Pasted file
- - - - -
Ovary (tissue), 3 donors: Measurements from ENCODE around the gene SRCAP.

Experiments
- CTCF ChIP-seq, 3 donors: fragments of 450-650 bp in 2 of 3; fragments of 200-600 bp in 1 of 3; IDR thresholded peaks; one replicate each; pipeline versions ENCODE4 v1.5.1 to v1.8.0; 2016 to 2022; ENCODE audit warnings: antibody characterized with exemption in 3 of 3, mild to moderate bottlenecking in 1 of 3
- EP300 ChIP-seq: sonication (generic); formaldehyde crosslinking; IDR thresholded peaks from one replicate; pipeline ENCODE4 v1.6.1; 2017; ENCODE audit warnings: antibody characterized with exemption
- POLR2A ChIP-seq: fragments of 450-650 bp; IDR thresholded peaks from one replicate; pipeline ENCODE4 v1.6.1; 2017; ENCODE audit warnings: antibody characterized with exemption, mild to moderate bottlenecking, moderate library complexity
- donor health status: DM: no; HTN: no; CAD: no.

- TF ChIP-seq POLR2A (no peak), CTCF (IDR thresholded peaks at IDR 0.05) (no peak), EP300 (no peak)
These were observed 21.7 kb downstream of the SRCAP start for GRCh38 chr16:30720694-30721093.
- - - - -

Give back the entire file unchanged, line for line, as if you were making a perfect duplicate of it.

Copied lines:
Ovary (tissue), 3 donors: Measurements from ENCODE around the gene SRCAP.

Experiments
- CTCF ChIP-seq, 3 donors: fragments of 450-650 bp in 2 of 3; fragments of 200-600 bp in 1 of 3; IDR thresholded peaks; one replicate each; pipeline versions ENCODE4 v1.5.1 to v1.8.0; 2016 to 2022; ENCODE audit warnings: antibody characterized with exemption in 3 of 3, mild to moderate bottlenecking in 1 of 3
- EP300 ChIP-seq: sonication (generic); formaldehyde crosslinking; IDR thresholded peaks from one replicate; pipeline ENCODE4 v1.6.1; 2017; ENCODE audit warnings: antibody characterized with exemption
- POLR2A ChIP-seq: fragments of 450-650 bp; IDR thresholded peaks from one replicate; pipeline ENCODE4 v1.6.1; 2017; ENCODE audit warnings: antibody characterized with exemption, mild to moderate bottlenecking, moderate library complexity
- donor health status: DM: no; HTN: no; CAD: no.

- TF ChIP-seq POLR2A (no peak), CTCF (IDR thresholded peaks at IDR 0.05) (no peak), EP300 (no peak)
These were observed 21.7 kb downstream of the SRCAP start for GRCh38 chr16:30720694-30721093.